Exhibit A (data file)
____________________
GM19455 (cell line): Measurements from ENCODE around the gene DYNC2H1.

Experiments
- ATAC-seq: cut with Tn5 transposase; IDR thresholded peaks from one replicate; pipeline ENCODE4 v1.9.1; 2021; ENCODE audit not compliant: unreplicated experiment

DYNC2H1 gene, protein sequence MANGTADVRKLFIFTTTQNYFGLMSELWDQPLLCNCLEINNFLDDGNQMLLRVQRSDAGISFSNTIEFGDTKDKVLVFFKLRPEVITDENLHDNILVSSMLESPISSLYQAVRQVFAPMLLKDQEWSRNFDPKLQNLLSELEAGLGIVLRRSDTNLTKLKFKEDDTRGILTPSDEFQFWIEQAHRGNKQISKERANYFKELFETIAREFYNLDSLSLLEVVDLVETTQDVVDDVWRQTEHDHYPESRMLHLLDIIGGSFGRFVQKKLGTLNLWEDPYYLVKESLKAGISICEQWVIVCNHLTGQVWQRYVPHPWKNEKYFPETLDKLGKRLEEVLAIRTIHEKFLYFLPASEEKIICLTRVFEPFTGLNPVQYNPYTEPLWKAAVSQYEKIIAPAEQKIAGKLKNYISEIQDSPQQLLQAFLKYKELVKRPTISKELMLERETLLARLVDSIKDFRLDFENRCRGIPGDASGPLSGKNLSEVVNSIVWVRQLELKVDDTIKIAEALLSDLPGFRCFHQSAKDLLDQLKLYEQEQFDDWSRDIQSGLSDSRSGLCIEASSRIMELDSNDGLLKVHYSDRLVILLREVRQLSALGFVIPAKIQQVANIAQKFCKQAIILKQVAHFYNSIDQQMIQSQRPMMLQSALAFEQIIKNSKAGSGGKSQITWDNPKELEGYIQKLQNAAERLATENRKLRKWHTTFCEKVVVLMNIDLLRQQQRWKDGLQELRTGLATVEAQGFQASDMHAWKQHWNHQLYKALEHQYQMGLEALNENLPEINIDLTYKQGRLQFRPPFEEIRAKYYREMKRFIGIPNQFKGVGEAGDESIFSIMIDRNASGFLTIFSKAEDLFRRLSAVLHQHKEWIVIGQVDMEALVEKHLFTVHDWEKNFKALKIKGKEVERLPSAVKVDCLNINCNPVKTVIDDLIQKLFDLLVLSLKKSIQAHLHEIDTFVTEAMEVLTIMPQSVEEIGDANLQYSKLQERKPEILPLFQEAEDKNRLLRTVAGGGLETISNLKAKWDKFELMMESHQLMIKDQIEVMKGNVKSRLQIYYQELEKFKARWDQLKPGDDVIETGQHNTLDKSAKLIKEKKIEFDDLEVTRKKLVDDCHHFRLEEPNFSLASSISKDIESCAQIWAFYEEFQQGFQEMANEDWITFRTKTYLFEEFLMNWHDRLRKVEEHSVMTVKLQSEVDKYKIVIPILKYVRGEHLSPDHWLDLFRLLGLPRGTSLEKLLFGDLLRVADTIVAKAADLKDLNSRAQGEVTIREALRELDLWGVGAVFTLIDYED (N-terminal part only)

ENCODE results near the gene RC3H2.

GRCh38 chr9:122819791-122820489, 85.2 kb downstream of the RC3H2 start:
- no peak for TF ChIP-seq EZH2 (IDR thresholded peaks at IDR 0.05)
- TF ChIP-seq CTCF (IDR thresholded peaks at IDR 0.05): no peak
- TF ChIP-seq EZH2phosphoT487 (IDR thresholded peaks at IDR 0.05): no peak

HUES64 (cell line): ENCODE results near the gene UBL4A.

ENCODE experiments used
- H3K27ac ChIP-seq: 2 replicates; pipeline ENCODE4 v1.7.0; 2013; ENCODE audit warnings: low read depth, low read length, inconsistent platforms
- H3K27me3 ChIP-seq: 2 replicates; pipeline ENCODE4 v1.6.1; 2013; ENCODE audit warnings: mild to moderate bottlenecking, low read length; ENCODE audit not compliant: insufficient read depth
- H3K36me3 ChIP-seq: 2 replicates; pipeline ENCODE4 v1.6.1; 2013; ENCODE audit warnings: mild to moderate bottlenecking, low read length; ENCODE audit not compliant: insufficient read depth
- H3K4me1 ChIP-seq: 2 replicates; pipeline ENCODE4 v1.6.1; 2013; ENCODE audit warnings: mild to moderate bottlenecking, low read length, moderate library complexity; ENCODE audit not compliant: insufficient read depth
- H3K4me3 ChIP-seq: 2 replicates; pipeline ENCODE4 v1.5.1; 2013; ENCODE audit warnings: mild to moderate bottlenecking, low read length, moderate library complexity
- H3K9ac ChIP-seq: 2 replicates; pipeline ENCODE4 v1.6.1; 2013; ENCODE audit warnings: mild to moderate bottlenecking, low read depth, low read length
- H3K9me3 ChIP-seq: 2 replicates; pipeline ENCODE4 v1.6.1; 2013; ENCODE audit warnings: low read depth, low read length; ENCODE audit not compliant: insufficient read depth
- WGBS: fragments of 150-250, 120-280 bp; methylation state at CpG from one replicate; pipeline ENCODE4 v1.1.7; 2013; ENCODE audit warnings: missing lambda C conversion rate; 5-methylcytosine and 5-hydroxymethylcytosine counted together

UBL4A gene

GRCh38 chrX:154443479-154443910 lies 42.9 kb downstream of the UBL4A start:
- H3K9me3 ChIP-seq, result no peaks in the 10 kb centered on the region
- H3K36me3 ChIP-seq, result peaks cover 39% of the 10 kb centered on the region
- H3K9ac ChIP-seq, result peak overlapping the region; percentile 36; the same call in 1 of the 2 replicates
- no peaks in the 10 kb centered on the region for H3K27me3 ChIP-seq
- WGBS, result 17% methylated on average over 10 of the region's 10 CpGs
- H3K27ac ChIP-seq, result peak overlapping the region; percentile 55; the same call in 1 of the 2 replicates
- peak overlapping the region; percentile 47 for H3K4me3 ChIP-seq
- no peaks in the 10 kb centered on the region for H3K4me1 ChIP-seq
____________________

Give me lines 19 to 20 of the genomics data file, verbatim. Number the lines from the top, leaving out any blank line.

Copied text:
- WGBS: fragments of 150-250, 120-280 bp; methylation state at CpG from one replicate; pipeline ENCODE4 v1.1.7; 2013; ENCODE audit warnings: missing lambda C conversion rate; 5-methylcytosine and 5-hydroxymethylcytosine counted together

UBL4A gene